Roc Farriol-Duran is a PhD student at the Barcelona Supercomputing Center in Spain who received an EACR Travel Fellowship to visit and work at the UCL Cancer Institute in the UK between September 2023 and March 2024.

The EACR, with support from Worldwide Cancer Research, provides Travel Fellowships of up to €3,500 to enable early-career cancer researchers to gain new skills through a short-term visit to a lab or research group in another country.

You can read about other Travel Fellows and their experiences here.

Name: Roc Farriol-Duran
Job title: PhD student
Home institute: Barcelona Supercomputing Center, Spain
Host institute: UCL Cancer Institute, UK
Dates of visit: September 2023 – March 2024
Research: We aim to predict the immune response to cancer and pathogens using computers and AI-based tools. Our work benefits from immunological studies across the world which we use to train our predicting models. So far, we have implemented these models to design vaccines against viruses, to design strategies for early cancer detection and to predict the response to cancer immunotherapies.

Why did you choose to apply for an EACR Travel Fellowship to work at the host lab?

I needed economical support for my stay since my home institute funding was limited and UCL funding my stay was problematic due to Brexit. I was attracted to the host lab because of the very interesting set of skills to be learned, highly stimulating research envirionment and lots of data to be used for my projects.

Can you summarise the research you did?

Joining the UCL Cancer Institute at Dr Kevin Litchfield’s lab was a great opportunity to grow in a cancer center where I was exposed to a widely diverse and dynamic research environment. At CI I could attend loads of seminars including wet-lab research in immunology, hematology and clinical trials. Additionally, the close relation with UCH gave me access to clinical research presentations. The bioinformatic environment was also highly enriching and it benefited from the close ties with experimentalists.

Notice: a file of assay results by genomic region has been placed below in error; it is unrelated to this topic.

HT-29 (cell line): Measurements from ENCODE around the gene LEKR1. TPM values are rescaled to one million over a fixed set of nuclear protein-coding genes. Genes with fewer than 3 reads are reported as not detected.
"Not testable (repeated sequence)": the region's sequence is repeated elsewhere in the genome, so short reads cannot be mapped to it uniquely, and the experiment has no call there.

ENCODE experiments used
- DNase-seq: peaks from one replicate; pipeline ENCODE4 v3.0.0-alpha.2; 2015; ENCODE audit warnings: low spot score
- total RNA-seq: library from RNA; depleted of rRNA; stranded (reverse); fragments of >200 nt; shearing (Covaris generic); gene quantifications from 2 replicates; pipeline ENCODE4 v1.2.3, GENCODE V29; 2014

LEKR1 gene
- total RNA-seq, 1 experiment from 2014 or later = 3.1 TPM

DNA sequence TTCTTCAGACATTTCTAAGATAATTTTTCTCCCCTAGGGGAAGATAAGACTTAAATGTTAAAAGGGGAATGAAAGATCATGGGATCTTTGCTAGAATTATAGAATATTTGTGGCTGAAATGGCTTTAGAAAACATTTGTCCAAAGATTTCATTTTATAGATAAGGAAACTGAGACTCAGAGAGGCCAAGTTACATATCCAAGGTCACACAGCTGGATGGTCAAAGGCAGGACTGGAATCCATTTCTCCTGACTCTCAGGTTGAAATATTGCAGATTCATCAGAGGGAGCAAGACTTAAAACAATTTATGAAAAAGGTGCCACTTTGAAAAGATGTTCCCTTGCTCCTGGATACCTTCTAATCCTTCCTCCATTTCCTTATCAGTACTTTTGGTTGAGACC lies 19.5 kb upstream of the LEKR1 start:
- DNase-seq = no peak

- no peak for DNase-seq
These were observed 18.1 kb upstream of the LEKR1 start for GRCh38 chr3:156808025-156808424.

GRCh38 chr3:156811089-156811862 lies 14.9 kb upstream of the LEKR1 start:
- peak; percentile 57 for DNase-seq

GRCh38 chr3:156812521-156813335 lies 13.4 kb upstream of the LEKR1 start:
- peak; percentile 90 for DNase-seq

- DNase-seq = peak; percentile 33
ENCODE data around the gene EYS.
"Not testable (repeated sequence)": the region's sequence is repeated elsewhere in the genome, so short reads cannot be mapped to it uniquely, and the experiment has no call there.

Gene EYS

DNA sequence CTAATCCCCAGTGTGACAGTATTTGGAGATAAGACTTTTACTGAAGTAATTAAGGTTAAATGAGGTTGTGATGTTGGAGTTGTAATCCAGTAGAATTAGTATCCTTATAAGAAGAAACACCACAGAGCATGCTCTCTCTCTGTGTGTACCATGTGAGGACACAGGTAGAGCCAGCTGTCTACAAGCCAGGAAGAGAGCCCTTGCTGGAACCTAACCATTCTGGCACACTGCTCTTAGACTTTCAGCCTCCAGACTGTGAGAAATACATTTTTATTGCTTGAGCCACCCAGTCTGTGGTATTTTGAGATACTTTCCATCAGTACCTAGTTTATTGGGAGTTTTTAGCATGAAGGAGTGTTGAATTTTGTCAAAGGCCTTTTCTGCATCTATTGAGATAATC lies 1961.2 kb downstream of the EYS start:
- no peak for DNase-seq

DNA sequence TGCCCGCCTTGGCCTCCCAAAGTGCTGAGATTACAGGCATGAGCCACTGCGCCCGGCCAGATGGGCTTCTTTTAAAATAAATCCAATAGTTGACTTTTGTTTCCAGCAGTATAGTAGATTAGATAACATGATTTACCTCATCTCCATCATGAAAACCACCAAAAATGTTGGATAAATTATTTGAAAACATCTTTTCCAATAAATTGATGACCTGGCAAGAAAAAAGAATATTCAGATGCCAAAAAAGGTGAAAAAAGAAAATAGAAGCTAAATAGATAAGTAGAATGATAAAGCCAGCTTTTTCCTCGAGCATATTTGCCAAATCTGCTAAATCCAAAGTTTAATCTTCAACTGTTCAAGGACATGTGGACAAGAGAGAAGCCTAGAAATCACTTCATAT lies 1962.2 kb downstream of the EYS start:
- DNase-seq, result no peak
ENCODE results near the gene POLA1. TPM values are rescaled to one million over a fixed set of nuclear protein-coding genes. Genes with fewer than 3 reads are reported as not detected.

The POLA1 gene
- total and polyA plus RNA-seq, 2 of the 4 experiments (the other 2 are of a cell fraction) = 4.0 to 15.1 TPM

What is more, at Dr Litchfield’s lab I got involved in several additional projects that enabled me to interact with other groups at CI and get to know other PIs in the institute. I am convinced these contacts will be of value in the future.

Last but not least, at the Tumour Immunogenomics and Immunosurveilance group led by Dr Litchfield I could learn and apply knowledge in multiple omics data and got access to pipelines, methodology and AI-expertise very related to my field.

Describe a typical day on your visit.

I had 8 hour days with a flexible schedule. All dry-lab work so mainly at my desk (my own) and attending many meetings and seminars. I mainly collaborated with bioinformaticians in the lab but also had the opportunity to collaborate with wet-lab scientists of the group, which was highly enriching.

Was the host institute very different from your own?

Yes, the main difference was the interaction between dry and wet-lab scientists. My home research center is all computational.

“I was able to do things that I would not have been able to achieve in my home lab”

Did you have a personal mentor or anyone who particularly helped you?

Dr Kevin Litchfield, PI of my host group, was always helpful and insightful in our biweekly meetings.

Have you brought back any specific knowledge/technique that has benefited your home lab?

I have expanded the implementations of my immunoinformatic methodology to early lung cancer detection and could participate in multiple ranging from proteomics, transcriptomics and structural biology. All with an immunology background. Proving our immunoinformatics research line in a context with cancer patient data is an important step forward.

How has the trip inspired you in your research?

I learned loads about cancer research and immunotherapy, gaining an interest in cancer
prevention and early detection. I was able to do things that I would not have been able to achieve in my home lab, thanks to the access to federated learning pipelines to work with cancer patient data. This visit has been a step forward for my international PhD and allowed me to make good contacts for my future postdocs.

Did you take part in any interesting local or cultural activities?

Yes, my host lab was highly social and we visited Cambridge and Oxford universities. The discovery of the City of London was a personal highlight of the trip for me, and its amazing research environment.

Does your lab plan to do any future publications or collaborations with the host lab?

I have become involved in multiple projects that imply collaborations between both labs. All of them aim to be published in high impact journals such as Cell, New England, and Nature.

Want to find out more?

If you are interested in applying for the Travel Fellowship scheme, please click here for more information: EACR Travel Fellowships.